During the night, however, the bodies were found, and a boy was sent to King Rorik's room. Sigvar feared waking King Olav so he had the guards ring the church bells, which woke Olav. When Olav reached the street he asked why the bells were rung at such an hour. A man named Tord told him that events had happened, and that King Rorik had gone away, and that his two bodyguards had been killed. Olav sent a man named Tore the Long, with a small ship, and 30 men and went after Rorik. Tore saw two boats in front of them and told his men to row harder. As they came nearer to King Rorik's boat, Rorik's men became afraid and turned the boat to shore and leapt out onto the beach. King Rorik remained in the boat, however, and sat stoic and upright. Finn the Little, as he was escaping, turned and shot an arrow which killed Tore. Tore's men brought his body and the recaptured King Rorik back to Tunsberg to face King Olav. Olav now had King Rorik watched every minute of every day. His guards were told to be wary of his treacherous ways.
King Rorik was not done trying to do away with King Olav, and on Ascension Day, while the king was at mass Rorik was lead to the seat next to King Olav, and sat down. King Rorik put his hands on Olav's shoulder and started to feel about. He said to Olav that his clothes were very fine to the feel, but he was not not interested in the clothing. He was trying to ascertain whether Olav had on mail or not. As King Olave stood up during the Mass as Catholics often do, his cloak hung down from his shoulder loosely. It was then that Rorik jumped up brandishing a knife and stabbed violently at King Olav. The dagger missed its mark however, and only ripped the king's clothes. When Olav saw that Rorik was trying to kill him he leaped foward out of reach. Rorik tried to stab Olav a second time but his blade only hit air because Olav was now out of range. Olav then had his men restrain Rorik and carry him out of the church.
Why King Rorik is still alive at this point is beyond me ! He has planned to kill Olav, and convinced another man to try and kill the king, and yet King Olav will not put have him put to death. Shocking from a man who has been so quick in the past to condemn to death, pemanently injure, or exile, anyone who was a follower of the old Gods. He does actually respond to this question in Heimskringla by saying : " I like not to mar the victory I won over the Upland kings when I took all five of them in one morning, and so got all their kingdoms without having to be the slayer of any of them, for they were all my kinsmen. " Personally I feel that to King Olav, King Rorik was almost used as a trophy, to show all of those who came before him what would happen to those who opposed him or the white Christ.
A man named Toraren Nevjolvson, an Icelander, came to be in Tunsberg at the time of these happennings. He was a great traveler who spent much of his days on the high seas. King Olav asked Toraren to sail to Greenland and to take Rorik with him. He wanted Rorik brought to Leif Eiriksson. Toraren said that he had never been to Greenland. The king responded that such a world traveler as he should go to Greenland. Toraren agreed but only if he could become one of the king's guards. The king agreed, and soon ships were fitted out for the voyage Greenland. This change of heart by Olav, I believe, came about because many of the king's men had been pushing for Rorik's death. Olav chose to exile Rorik instead.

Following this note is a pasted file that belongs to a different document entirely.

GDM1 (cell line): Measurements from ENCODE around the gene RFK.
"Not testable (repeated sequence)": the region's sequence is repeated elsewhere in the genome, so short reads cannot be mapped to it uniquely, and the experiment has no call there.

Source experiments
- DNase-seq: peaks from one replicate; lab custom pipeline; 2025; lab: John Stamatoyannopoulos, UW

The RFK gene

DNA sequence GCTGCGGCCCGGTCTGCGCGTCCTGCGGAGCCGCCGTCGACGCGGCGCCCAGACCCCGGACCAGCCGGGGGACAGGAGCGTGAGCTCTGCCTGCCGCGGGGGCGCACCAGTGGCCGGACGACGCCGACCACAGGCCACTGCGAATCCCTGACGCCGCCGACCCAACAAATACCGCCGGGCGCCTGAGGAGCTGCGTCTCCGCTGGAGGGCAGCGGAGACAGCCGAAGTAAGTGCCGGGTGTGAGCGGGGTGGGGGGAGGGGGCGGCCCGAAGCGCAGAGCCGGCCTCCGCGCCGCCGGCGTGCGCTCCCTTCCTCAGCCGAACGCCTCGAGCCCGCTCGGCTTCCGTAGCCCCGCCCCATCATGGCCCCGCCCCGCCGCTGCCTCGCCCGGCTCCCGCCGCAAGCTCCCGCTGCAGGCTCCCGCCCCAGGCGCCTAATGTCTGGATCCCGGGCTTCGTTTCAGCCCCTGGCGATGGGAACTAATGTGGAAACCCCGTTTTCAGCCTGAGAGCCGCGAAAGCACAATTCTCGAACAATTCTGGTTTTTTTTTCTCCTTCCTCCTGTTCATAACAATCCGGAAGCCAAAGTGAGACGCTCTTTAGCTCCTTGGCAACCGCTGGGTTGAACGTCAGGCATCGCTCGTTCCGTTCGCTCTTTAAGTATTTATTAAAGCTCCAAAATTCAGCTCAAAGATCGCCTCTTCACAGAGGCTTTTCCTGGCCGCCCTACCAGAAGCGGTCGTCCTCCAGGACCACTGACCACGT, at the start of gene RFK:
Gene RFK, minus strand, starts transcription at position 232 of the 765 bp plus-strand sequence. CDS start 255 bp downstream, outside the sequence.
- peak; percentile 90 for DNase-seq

Before leaving Toraren asked what he should do with King Rorik if he was blown away from Greenland, and were to land in Iceland. King Olaf told him to give Rorik to either Gudmund Eyolfson, or Skafti the Lawman, or for that matter any chieftain who would accept the tokens that I give you. These " tokens " as they are called in Heimskringla, I believe must have been gold coins, which would pay for Rorik's keep.
Toraren had smooth sailing until he hit the Greenland Sea. Here the seas were high, and the weather stormy, and he was blown away from Greenland. Either this was Toraren's plan all along, or he was a seer who saw that he would never reach Greenland. I believe that is why he asked Olav what to do with Rorik if he landed in Iceland. At the end of the summer he landed at Breidafjord, in Iceland.
Torgils Arason was the first chieftain to come to Toraren. He told Torgils about King Olav's promise of friendship, and showed him the tokens regarding the taking over of King Rorik. During that first winterRorik stayed with Torgils Arason, but Rorik did not like it there, and asked that he be moved to the care of Gudmund. Torgils then sent Rorik to Gudmund where he spent his second winter in Iceland. Rorik became discontent there also so Gudmund sent him to stay at a place called Kalvskin. Rorik liked it there because there were so few people that he sat on one of the highest seats. During the summer, after the third winter in Iceland, Rorik caught an illness which caused his death. It is said that Kin Rorik has the distinction of being the only king buried in the soil of Iceland. I guess in that respect he sits in the highest seat of all !
King Rorik should be remembered for trying to stop the evil King Olav from forcing his people, and the people of the other five kingdoms, from being forced to convert to Christianity. If not for a traitor, who knows if their plan would have worked and King Olav's reign of terror stopped ? He also, even after being blinded in both eyes, tried to kill King Olav multiple times, including his own valiant, but feeble, attempt in the church. His reward for protecting his people, and his Gods was blindness, being exiled, and dying in a foreign land. All Followers of the Old Ways should remember King Rorik for the intelligent man that he was, and the heroic figure that he became. All hail King Rorik on his day June 9th ! All hail great King Rorik !
Go with Odin's wisdom, Freyja's love, and Thor's protection !